So my buyers are expected to put earnest money down on your short sale listing and if they back out within 90 days, your sellers get to keep the EMD.
So what about the sellers?
Las Vegas Short Sale Sellers and their agents are expecting buyers to have a little more “skin in the game” in the last year.
This means the sellers may ask a buyer to make their earnest money non-refundable in a certain time frame – usually 60-90 days.
I get it – I really do – it has to be frustrating for a short sale listing agent or seller to continually deal with buyers that walk away from this frustrating type of sale contingency – the Las Vegas Short Sale!
NOW there are no guarantees that the agent will be successful in getting an approval from the lienholder(s) with price, terms and conditions that the sellers will agree upon during that time frame.
I would LOVE to give you 2 examples of instances where my buyer’s earnest money on a short sale escrow or counter was non-refundable in the last year:
This wasn’t really an “escrow” but an offer we put in on a property. These buyers just escaped a 90 day short sale escrow, with absolutely zero movement. They put an offer on another short sale and we get a counter that if they buyers leave the escrow before 90 days after contract date, their earnest money deposit would NOT be refunded. I checked the agent’s stats and saw that he has only closed ONE short sale. I advised my clients to not walk but run away from this home. Home went into foreclosure less than 30 days after we put that offer on the house that was new to the market.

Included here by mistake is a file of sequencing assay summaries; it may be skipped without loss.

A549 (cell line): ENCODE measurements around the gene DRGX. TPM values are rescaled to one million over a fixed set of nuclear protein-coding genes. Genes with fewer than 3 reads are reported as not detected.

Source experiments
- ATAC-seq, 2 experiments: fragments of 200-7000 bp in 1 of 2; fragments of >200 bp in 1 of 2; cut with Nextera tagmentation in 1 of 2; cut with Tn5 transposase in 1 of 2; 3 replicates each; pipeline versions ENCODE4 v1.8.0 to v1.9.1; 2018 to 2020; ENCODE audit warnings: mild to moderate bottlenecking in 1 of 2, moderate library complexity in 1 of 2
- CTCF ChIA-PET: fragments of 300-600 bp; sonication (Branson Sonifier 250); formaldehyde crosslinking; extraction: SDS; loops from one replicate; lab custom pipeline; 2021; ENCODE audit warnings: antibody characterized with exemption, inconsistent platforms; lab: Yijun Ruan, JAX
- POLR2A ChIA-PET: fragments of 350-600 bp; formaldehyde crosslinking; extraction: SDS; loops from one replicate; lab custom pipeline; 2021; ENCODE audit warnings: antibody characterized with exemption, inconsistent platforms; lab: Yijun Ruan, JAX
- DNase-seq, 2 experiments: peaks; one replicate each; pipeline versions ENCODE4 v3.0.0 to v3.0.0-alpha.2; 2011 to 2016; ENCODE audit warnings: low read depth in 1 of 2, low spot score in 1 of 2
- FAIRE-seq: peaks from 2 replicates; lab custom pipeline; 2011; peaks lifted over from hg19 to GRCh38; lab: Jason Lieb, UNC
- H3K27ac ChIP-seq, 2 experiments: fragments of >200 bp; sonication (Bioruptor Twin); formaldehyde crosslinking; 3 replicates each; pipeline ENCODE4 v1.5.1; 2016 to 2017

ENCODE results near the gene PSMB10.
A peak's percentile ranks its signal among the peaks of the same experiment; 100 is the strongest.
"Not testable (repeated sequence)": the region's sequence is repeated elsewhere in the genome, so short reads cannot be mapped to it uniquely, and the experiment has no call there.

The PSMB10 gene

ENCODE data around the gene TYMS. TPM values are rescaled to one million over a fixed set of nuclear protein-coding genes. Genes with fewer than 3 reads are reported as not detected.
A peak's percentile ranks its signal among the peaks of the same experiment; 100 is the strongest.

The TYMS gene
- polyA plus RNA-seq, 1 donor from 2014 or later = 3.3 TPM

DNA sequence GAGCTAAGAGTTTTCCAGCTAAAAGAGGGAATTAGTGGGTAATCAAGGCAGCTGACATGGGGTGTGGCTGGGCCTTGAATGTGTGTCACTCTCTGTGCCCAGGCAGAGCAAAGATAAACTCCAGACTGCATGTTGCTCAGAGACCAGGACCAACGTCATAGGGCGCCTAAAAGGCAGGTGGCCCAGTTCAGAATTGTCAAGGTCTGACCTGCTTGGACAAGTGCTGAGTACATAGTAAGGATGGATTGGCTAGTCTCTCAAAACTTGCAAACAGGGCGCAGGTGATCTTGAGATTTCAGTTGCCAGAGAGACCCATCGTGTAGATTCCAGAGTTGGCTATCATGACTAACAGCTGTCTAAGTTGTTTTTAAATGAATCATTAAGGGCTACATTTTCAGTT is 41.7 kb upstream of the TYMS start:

What would my buyers received by making the committment to that contract from the house going into foreclosure? Diddly squat.
Buyer accepts short sale counter offer that their earnest money deposit is non-refundable for 90 days. Buyer patiently waits for 120. Buyer wants the tax credit and with no apparent movement on the short sale and tax credit deadling looming, decides to move on to new construction. Agent whines to me about having short sale approval that very morning that they cancel. What happened to the house after the next contract? It went into foreclosure.
What did my buyers get for making the committment to that contract? Jack Squat.
Time is of the essence for buyers (as well as sellers that may be facing a foreclosure deadline.) If there is no apparent movement in a transaction, the buyer should have the right to move on if they do find something else after a reasonable time frame. It does seem that the best short sale list agents will have SOME sort of movement (not necessarily full approval) within the transaction that should keep the buyer “on the hook” IF they want the property bad enough.
I believe that buyers would be more inclined to make their earnest money deposit refundable IF sellers had skin in the game also. This means that sellers should match the earnest money deposit and if there is no approval in that 90 day time frame or they do not agree to the price, terms or conditions of the lienholder(s) approval of their short sale – the buyer’s would get that money. This would definitely alleviate some of the issues of not getting approvals in a timely manner and the seller controlling the entire transaction. Making sellers put “skin in the game” would get the docs the lienholders need in a more timely manner, assistance to the short sale negotiations and maybe less “gaming of the system” with those that are just doing it because they are trying to live in that home rent free for several more months by selling short.
Oh and the ones that don’t require this extra hoop jumping – those were my successful closes.
At least this is how it would work in my perfect world
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